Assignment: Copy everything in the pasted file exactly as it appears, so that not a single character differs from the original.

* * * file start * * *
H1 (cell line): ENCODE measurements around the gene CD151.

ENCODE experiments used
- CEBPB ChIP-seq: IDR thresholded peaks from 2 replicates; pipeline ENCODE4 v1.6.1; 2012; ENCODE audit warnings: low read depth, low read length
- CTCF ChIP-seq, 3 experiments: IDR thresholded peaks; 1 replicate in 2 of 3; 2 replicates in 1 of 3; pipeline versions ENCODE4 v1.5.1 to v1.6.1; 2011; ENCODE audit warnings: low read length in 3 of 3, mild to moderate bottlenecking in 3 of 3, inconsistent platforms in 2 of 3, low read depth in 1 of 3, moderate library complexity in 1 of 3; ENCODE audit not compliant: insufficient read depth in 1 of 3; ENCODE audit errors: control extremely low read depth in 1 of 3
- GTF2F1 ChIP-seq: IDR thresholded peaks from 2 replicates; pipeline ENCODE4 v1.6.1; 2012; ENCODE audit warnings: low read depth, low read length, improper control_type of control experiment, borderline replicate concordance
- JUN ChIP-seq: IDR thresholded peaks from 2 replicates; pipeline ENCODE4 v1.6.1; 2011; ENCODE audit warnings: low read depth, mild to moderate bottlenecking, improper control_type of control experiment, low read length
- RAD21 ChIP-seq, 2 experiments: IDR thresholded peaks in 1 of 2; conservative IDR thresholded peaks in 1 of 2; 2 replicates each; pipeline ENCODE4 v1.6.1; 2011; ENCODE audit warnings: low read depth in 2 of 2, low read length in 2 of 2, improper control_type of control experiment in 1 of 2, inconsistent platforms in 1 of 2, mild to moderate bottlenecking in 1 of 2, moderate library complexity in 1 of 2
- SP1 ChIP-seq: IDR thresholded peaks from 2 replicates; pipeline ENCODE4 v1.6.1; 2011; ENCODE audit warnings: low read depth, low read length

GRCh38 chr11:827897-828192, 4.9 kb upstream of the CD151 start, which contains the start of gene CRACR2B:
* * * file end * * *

H1 (cell line): ENCODE measurements around the gene CD151.

ENCODE experiments used
- CEBPB ChIP-seq: IDR thresholded peaks from 2 replicates; pipeline ENCODE4 v1.6.1; 2012; ENCODE audit warnings: low read depth, low read length
- CTCF ChIP-seq, 3 experiments: IDR thresholded peaks; 1 replicate in 2 of 3; 2 replicates in 1 of 3; pipeline versions ENCODE4 v1.5.1 to v1.6.1; 2011; ENCODE audit warnings: low read length in 3 of 3, mild to moderate bottlenecking in 3 of 3, inconsistent platforms in 2 of 3, low read depth in 1 of 3, moderate library complexity in 1 of 3; ENCODE audit not compliant: insufficient read depth in 1 of 3; ENCODE audit errors: control extremely low read depth in 1 of 3
- GTF2F1 ChIP-seq: IDR thresholded peaks from 2 replicates; pipeline ENCODE4 v1.6.1; 2012; ENCODE audit warnings: low read depth, low read length, improper control_type of control experiment, borderline replicate concordance
- JUN ChIP-seq: IDR thresholded peaks from 2 replicates; pipeline ENCODE4 v1.6.1; 2011; ENCODE audit warnings: low read depth, mild to moderate bottlenecking, improper control_type of control experiment, low read length
- RAD21 ChIP-seq, 2 experiments: IDR thresholded peaks in 1 of 2; conservative IDR thresholded peaks in 1 of 2; 2 replicates each; pipeline ENCODE4 v1.6.1; 2011; ENCODE audit warnings: low read depth in 2 of 2, low read length in 2 of 2, improper control_type of control experiment in 1 of 2, inconsistent platforms in 1 of 2, mild to moderate bottlenecking in 1 of 2, moderate library complexity in 1 of 2
- SP1 ChIP-seq: IDR thresholded peaks from 2 replicates; pipeline ENCODE4 v1.6.1; 2011; ENCODE audit warnings: low read depth, low read length

GRCh38 chr11:827897-828192, 4.9 kb upstream of the CD151 start, which contains the start of gene CRACR2B: